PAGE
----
[UPDATED 2] SCOTUS Tosses Bump Stock Ban

See updates below.

Big news this morning.

Supreme Court Strikes Down Bump Stock Ban
In a 6-3 ruling, the Supreme Court held that the Bureau of Alcohol, Tobacco, Firearms and Explosives (ATF) exceeded its authority when it issued a rule classifying firearms equipped with bump stocks as machine guns. The case, Garland v. Cargill, challenged the ban enacted following the 2017 Las Vegas concert mass shooting, which it implemented by interpreting a federal law restricting the transfer or possession of machine guns to include bump stocks.

It looks like Clarence Thomas wrote the majority decision, so I’ve got some reading to do. I always enjoy Thomas’ decisions.

It looks like this is primarily based on violation of the Administrative Procedures Act. I tried to tell the ATF just that in my NPRM comments.

I expect I’ll have more on this after I finish reading the decision.

UPDATE: Yes, the ATF violated the APA by exceeding its authority.

Held: ATF exceeded its statutory authority by issuing a Rule that classifies a bump stock as a “machinegun” under §5845(b).

But, Thomas didn’t stop there.

A semiautomatic rifle equipped with a bump stock does not fire more than one shot “by a single function of the trigger.” The phrase “function of the trigger” refers to the mode of action by which the trigger activates the firing mechanism.

A clear, unequivocal, specific ruling that, not only did they exceed their authority, but that bump stocks do not turn firearms into machineguns. As I told them.

In fact, one might almost suspect that Justice Thomas read my NPRM comments. Or maybe my blog.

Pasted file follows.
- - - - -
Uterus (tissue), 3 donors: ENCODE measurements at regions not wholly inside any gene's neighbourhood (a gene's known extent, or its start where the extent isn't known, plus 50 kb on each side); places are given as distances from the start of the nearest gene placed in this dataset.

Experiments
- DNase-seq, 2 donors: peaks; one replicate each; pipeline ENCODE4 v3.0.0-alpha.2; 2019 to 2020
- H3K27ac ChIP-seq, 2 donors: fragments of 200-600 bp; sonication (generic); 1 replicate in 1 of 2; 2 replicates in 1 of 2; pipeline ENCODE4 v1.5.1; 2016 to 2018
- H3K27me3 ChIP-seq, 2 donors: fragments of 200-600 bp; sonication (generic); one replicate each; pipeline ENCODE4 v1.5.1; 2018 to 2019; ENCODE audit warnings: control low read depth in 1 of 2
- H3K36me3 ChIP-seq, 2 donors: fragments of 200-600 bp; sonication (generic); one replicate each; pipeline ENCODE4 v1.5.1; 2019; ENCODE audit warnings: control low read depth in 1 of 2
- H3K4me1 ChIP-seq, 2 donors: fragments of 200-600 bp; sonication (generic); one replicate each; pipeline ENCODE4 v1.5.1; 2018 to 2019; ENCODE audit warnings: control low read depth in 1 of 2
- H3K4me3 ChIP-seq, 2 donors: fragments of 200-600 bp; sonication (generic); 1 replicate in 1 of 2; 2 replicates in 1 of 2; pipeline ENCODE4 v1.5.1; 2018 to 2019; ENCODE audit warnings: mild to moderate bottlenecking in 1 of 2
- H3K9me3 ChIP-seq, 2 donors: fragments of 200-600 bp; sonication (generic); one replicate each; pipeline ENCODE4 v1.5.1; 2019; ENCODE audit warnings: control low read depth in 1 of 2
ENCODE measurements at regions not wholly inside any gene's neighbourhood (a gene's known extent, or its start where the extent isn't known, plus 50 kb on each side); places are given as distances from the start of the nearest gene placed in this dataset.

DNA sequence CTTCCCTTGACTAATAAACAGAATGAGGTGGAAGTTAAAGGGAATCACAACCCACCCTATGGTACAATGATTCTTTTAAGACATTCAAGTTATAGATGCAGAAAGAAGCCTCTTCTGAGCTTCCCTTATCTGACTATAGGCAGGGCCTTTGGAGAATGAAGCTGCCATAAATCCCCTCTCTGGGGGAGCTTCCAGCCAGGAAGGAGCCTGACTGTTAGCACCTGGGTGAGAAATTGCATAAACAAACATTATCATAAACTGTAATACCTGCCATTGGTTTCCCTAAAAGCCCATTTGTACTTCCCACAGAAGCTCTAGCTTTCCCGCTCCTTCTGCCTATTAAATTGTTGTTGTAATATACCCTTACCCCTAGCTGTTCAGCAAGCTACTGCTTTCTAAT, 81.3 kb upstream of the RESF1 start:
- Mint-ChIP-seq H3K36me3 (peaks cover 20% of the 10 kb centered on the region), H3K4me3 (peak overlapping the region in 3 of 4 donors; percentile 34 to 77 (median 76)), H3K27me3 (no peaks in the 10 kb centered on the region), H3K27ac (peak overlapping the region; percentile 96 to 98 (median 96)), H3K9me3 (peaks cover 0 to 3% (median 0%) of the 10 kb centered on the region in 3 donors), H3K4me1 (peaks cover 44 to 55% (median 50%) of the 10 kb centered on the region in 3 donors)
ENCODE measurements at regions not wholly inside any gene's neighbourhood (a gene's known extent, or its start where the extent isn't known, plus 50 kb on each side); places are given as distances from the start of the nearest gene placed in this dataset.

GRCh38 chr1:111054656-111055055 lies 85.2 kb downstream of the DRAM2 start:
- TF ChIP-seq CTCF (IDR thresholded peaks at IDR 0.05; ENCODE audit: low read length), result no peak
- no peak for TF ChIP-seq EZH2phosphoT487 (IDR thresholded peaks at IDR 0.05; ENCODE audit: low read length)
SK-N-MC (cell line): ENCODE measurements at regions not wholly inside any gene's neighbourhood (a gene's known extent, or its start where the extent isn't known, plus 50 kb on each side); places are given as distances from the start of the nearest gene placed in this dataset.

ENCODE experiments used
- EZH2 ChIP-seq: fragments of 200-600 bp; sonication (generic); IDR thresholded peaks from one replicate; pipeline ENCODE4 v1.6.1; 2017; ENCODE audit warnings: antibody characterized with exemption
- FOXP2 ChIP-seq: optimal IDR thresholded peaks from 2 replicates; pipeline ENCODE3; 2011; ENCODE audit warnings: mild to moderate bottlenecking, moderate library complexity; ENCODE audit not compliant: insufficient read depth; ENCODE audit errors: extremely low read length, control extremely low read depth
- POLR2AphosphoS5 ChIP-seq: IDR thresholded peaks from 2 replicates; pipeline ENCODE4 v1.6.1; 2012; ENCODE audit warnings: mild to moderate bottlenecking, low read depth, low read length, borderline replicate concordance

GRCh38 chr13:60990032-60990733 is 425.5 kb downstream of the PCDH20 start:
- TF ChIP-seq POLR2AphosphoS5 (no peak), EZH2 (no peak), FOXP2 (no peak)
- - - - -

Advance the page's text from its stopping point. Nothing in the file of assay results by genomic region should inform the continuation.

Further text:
ATF argues that a shooter using a bump stock must pull the trigger only one time to initiate a bump-firing sequence of multiple shots. This initial trigger pull sets off a sequence—fire, recoil, bump, fire—that allows the weapon to continue firing without additional physical manipulation of the trigger by the shooter. This argument rests on the mistaken premise that there is a difference between the shooter flexing his finger to pull the trigger and pushing the firearm forward to bump the trigger against his stationary trigger.

The law address function of the trigger, not function of the finger. And the off-arm movement needed to make the finger re-engage the trigger is volitional, not an “automatic” function of the firearm.

Thomas included picture for idiots. But apparently he should have drawn them in crayon for the real morons on the bench.

The dimwitted dissenting Justices — Kagan, Sotomayer, Jackson; go figure — were reduced to this: The ATF says they’re machineguns, therefore…

When I see a bird that walks like a duck, swims like a duck, and quacks like a duck, I call that bird a duck. A bump-stock-equipped semiautomatic rifle fires “automatically more than one shot, without manual reloading, by a single function of the trigger.

Those are the words of overly-emotive panty-pissers incapable of logic.

Added: This decision doesn’t specifically mention “Cheveron deference” (the idea that courts should defer to a federal agency’s interpretation of a law over that of the challenger), but they certainly did not give the ATF deference here. So that’s a good precedent for gun owners challenging other ATF abuses.

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2A advocate, writer, firearms policy & law analyst, general observer of pre-apocalyptic American life.

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